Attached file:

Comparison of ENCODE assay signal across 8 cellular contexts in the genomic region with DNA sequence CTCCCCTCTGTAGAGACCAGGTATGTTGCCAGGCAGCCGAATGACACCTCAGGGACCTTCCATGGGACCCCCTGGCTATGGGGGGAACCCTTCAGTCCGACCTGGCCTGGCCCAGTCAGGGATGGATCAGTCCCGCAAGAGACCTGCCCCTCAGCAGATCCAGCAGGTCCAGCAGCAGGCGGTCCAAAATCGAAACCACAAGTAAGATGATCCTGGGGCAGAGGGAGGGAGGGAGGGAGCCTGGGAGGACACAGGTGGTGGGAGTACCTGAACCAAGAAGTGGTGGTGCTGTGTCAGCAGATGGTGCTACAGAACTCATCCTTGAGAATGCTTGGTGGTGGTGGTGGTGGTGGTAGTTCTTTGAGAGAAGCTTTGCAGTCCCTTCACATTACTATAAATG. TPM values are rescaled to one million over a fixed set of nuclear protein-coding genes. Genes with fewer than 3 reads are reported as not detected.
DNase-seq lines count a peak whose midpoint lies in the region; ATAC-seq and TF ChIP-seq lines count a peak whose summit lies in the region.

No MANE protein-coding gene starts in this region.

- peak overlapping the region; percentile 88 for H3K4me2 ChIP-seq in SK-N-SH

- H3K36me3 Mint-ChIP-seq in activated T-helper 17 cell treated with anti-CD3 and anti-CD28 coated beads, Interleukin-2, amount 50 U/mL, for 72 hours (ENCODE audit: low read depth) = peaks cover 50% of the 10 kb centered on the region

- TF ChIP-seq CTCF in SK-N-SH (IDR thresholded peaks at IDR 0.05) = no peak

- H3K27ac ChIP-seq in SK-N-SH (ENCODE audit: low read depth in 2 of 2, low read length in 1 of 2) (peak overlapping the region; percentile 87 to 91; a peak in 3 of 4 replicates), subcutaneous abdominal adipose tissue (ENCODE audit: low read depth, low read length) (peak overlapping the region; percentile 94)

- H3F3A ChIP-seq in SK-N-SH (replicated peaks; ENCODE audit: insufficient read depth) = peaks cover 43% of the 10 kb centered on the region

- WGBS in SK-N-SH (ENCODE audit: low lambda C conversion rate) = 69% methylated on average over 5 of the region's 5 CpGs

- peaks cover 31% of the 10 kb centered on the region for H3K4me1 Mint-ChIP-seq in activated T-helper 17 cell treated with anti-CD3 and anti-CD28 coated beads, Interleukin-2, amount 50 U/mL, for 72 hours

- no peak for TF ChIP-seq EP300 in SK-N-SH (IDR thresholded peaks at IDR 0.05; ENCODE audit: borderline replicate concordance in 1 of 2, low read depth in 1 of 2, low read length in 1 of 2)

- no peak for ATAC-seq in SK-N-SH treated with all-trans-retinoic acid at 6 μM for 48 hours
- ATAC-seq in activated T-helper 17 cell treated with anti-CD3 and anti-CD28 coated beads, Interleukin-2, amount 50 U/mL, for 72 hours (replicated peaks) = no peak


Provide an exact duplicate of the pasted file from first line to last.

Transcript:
Comparison of ENCODE assay signal across 8 cellular contexts in the genomic region with DNA sequence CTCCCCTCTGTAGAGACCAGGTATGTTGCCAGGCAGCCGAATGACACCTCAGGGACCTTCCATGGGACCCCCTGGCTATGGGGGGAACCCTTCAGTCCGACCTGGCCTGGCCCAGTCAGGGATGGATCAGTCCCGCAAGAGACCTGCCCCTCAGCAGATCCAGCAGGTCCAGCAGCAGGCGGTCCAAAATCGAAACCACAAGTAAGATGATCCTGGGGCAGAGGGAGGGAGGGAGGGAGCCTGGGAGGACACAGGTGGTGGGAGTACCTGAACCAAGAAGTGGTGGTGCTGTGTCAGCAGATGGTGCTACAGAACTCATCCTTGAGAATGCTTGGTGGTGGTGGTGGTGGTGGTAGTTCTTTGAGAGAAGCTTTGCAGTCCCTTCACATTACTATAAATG. TPM values are rescaled to one million over a fixed set of nuclear protein-coding genes. Genes with fewer than 3 reads are reported as not detected.
DNase-seq lines count a peak whose midpoint lies in the region; ATAC-seq and TF ChIP-seq lines count a peak whose summit lies in the region.

No MANE protein-coding gene starts in this region.

- peak overlapping the region; percentile 88 for H3K4me2 ChIP-seq in SK-N-SH

- H3K36me3 Mint-ChIP-seq in activated T-helper 17 cell treated with anti-CD3 and anti-CD28 coated beads, Interleukin-2, amount 50 U/mL, for 72 hours (ENCODE audit: low read depth) = peaks cover 50% of the 10 kb centered on the region

- TF ChIP-seq CTCF in SK-N-SH (IDR thresholded peaks at IDR 0.05) = no peak

- H3K27ac ChIP-seq in SK-N-SH (ENCODE audit: low read depth in 2 of 2, low read length in 1 of 2) (peak overlapping the region; percentile 87 to 91; a peak in 3 of 4 replicates), subcutaneous abdominal adipose tissue (ENCODE audit: low read depth, low read length) (peak overlapping the region; percentile 94)

- H3F3A ChIP-seq in SK-N-SH (replicated peaks; ENCODE audit: insufficient read depth) = peaks cover 43% of the 10 kb centered on the region

- WGBS in SK-N-SH (ENCODE audit: low lambda C conversion rate) = 69% methylated on average over 5 of the region's 5 CpGs

- peaks cover 31% of the 10 kb centered on the region for H3K4me1 Mint-ChIP-seq in activated T-helper 17 cell treated with anti-CD3 and anti-CD28 coated beads, Interleukin-2, amount 50 U/mL, for 72 hours

- no peak for TF ChIP-seq EP300 in SK-N-SH (IDR thresholded peaks at IDR 0.05; ENCODE audit: borderline replicate concordance in 1 of 2, low read depth in 1 of 2, low read length in 1 of 2)

- no peak for ATAC-seq in SK-N-SH treated with all-trans-retinoic acid at 6 μM for 48 hours
- ATAC-seq in activated T-helper 17 cell treated with anti-CD3 and anti-CD28 coated beads, Interleukin-2, amount 50 U/mL, for 72 hours (replicated peaks) = no peak